Why Kisii Agricultural Training Centre is the go-to centre for advice on dairy farming
The success of a dairy enterprise depends on many factors, one of them being sufficient and quality feeds for the animals. Kisii Agricultural Training Centre (ATC) has invested heavily in cattle feeds.
At the centre that serves as a training ground for farmers, they grow improved varieties of Napiergrass, fodder legumes like green leaf desmodium, brachiaria grass and mulberry among others.
Doris Ombuna, the principal, says the various types of fodder legumes are a source of protein for the animals, while Napiergrass provides carbohydrates, and green leaves provide animals with vitamins.
Ms Ombuna says the centre that sits on 72 acres has set aside a sizable chunk of the land for growing animal feeds to meet the nutritional needs of the 43 Ayrshire dairy cows that they keep.
“The fodder in our farms is mixed with Napiergrass and used to make hay, which is put in a bailing box then fed to our cattle. The surplus is sold to farmers at a subsidised prices,” Mrs Ombuna says.
Like humans, Ombuna says dairy cows need to get proteins, carbohydrates and vitamins to produce large volumes of milk and to be healthy.
At the centre, farmers are also taught biosecurity measures to keep animals free of diseases.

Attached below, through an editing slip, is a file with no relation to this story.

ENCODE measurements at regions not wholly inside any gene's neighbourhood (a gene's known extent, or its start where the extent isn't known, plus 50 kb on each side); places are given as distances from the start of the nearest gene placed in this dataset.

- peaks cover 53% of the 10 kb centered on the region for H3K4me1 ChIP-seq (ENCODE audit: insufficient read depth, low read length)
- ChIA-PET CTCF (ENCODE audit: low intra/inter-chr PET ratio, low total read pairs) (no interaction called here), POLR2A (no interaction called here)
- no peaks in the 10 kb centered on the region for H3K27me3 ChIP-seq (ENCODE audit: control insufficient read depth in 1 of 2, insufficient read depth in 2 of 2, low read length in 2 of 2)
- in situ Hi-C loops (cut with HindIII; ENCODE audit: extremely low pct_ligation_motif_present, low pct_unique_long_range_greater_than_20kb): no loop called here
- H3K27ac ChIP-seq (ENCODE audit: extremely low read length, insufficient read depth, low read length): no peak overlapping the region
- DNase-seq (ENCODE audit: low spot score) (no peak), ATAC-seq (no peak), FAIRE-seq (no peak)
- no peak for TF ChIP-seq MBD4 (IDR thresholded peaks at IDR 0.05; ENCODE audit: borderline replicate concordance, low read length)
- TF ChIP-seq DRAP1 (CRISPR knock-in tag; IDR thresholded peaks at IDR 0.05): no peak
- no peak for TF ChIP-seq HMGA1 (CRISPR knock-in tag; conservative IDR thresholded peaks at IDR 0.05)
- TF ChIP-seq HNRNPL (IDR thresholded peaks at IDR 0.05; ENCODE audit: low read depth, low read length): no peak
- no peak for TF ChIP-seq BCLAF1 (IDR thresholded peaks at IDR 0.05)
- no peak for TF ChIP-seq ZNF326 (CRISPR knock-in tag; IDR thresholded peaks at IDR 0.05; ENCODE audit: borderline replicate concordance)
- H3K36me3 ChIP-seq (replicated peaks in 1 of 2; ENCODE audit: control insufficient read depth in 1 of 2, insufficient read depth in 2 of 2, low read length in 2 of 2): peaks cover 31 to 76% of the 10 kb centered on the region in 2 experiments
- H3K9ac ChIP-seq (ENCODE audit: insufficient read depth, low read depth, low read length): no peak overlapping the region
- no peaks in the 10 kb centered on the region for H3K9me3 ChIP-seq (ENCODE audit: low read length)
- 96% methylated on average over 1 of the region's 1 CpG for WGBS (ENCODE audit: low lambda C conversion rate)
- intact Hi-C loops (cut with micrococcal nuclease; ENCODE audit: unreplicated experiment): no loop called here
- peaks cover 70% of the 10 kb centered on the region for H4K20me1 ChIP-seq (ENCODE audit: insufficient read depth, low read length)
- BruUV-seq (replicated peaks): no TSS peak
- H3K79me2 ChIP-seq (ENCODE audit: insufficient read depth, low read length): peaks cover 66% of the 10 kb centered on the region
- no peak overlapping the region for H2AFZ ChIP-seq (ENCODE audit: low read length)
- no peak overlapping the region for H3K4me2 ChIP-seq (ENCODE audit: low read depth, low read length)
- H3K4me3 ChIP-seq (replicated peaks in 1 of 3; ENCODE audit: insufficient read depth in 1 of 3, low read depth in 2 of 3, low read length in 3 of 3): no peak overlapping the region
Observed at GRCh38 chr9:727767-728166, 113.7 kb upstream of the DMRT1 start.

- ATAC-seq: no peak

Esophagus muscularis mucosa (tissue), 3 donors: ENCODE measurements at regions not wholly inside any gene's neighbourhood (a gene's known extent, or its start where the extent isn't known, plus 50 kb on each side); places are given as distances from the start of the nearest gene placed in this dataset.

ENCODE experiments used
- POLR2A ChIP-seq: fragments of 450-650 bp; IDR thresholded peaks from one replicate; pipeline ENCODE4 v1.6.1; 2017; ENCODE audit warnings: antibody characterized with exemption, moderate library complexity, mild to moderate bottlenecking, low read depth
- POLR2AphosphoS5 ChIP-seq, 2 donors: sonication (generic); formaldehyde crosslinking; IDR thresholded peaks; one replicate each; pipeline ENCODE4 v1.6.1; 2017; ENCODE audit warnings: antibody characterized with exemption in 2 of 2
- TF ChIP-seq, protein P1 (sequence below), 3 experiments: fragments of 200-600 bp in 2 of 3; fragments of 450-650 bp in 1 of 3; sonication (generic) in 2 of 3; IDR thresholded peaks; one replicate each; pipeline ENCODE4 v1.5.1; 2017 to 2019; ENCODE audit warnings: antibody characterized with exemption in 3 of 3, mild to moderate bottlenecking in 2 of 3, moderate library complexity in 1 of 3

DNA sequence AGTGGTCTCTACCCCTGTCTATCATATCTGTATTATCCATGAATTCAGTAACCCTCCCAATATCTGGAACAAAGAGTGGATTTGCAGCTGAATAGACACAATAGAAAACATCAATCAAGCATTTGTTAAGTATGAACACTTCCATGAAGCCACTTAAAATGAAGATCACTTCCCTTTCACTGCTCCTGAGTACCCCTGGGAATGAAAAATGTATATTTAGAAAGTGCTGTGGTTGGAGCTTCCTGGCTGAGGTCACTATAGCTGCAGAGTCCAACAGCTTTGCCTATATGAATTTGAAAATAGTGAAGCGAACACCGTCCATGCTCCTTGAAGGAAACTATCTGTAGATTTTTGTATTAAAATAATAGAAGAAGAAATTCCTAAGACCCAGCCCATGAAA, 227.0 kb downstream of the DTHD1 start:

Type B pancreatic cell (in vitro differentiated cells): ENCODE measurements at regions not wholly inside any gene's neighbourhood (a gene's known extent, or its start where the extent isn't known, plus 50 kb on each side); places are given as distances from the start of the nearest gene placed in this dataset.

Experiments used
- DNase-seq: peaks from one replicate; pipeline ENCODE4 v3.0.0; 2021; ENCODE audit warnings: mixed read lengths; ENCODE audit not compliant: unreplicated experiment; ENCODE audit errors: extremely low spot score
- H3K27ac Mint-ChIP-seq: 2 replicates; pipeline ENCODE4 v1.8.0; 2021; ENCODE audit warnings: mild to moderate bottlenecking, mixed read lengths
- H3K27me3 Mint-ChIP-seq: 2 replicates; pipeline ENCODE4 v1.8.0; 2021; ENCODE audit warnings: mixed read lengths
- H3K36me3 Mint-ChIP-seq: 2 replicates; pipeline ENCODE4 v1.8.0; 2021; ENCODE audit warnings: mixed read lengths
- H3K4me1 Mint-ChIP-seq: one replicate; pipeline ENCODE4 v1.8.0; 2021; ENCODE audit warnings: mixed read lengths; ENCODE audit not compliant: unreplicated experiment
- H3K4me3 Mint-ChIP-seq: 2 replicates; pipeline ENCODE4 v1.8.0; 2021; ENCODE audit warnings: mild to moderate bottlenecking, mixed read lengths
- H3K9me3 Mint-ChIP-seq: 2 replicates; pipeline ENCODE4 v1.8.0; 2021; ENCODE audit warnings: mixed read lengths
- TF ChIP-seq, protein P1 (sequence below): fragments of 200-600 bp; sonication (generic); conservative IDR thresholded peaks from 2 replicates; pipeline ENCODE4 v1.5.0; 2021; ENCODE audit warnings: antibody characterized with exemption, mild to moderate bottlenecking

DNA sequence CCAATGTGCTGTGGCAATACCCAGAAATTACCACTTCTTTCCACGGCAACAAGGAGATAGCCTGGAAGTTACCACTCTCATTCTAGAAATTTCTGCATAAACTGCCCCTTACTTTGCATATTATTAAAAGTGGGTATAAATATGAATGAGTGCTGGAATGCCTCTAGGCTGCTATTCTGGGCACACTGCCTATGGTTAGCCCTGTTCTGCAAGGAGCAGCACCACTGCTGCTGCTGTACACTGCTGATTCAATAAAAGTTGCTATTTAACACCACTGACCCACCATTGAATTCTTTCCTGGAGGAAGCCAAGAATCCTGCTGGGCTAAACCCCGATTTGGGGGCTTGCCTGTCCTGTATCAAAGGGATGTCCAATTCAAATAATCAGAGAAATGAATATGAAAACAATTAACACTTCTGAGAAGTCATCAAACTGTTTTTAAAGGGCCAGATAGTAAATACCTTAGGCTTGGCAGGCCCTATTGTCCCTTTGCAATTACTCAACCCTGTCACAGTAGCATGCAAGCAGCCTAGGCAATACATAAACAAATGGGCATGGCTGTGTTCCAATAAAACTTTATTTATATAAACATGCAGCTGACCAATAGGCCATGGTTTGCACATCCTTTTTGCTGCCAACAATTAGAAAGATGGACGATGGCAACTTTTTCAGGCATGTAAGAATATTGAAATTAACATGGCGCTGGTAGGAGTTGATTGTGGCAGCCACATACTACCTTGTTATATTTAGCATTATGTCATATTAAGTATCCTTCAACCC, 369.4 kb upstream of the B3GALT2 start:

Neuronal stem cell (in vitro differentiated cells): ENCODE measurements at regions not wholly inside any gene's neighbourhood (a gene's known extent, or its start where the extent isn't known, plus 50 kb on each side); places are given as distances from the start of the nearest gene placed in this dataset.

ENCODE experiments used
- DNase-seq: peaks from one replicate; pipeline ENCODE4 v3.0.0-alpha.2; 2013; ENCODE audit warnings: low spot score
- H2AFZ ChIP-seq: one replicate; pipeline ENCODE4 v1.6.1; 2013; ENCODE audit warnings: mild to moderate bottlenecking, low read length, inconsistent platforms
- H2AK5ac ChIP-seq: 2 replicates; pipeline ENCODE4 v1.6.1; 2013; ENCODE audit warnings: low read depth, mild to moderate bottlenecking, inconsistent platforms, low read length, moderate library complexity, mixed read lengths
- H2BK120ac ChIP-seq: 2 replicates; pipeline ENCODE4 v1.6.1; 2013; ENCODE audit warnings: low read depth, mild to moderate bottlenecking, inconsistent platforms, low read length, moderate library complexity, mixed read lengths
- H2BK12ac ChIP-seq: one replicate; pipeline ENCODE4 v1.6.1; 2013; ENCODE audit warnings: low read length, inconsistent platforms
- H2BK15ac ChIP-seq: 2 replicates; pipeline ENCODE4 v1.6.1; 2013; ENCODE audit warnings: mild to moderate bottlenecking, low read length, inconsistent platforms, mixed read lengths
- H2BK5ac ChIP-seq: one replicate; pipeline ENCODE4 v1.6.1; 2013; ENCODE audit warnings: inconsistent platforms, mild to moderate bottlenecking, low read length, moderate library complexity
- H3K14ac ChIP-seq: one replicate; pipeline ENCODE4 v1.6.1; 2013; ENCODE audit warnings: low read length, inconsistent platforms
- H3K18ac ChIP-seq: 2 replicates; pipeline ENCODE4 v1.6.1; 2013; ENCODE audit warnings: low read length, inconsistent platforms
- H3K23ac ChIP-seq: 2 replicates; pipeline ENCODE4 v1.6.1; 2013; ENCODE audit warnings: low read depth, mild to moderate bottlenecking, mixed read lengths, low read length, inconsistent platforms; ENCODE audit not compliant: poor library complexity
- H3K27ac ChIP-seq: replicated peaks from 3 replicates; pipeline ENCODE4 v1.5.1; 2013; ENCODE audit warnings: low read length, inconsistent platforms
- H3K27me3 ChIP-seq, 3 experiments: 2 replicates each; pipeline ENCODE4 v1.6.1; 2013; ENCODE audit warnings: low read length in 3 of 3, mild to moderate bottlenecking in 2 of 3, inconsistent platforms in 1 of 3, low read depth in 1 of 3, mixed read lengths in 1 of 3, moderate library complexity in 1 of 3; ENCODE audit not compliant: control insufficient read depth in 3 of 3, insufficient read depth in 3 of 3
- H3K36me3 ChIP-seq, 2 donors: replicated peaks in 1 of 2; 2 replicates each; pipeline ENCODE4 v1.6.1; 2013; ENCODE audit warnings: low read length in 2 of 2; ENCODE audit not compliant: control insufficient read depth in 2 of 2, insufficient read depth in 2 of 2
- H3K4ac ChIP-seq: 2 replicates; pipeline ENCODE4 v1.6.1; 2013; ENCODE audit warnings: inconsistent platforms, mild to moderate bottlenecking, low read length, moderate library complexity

For them being experts in animal production, Mrs Ombuna says their dairy cows rarely fall sick.
Here, hygiene standards are high to keep diseases at bay. Things like footbaths with disinfectants at all entrances are common place for visitors to dip their feet when making entry into the dairy units.
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Currently, they milk 17 cows, with each producing between 17 litres and 20 litres of milk per day, which is consumed by visitors at the facility and the surplus sold to neighbouring institutions.
Caroline Anyango, a livestock officer at the institution, says they receive at least 500 farmers from Kisii, Nyamira, Homa Bay, Migori and Narok counties every week.
The centre is encouraging dairy farmers from the South Nyanza to embrace a balanced diet for their livestock instead of focusing on the traditional diets that include grass, salt and water.
“We realised eight years ago that dairy animals that are well fed have good milk production performance levels besides being healthy,” said Ms Anyango.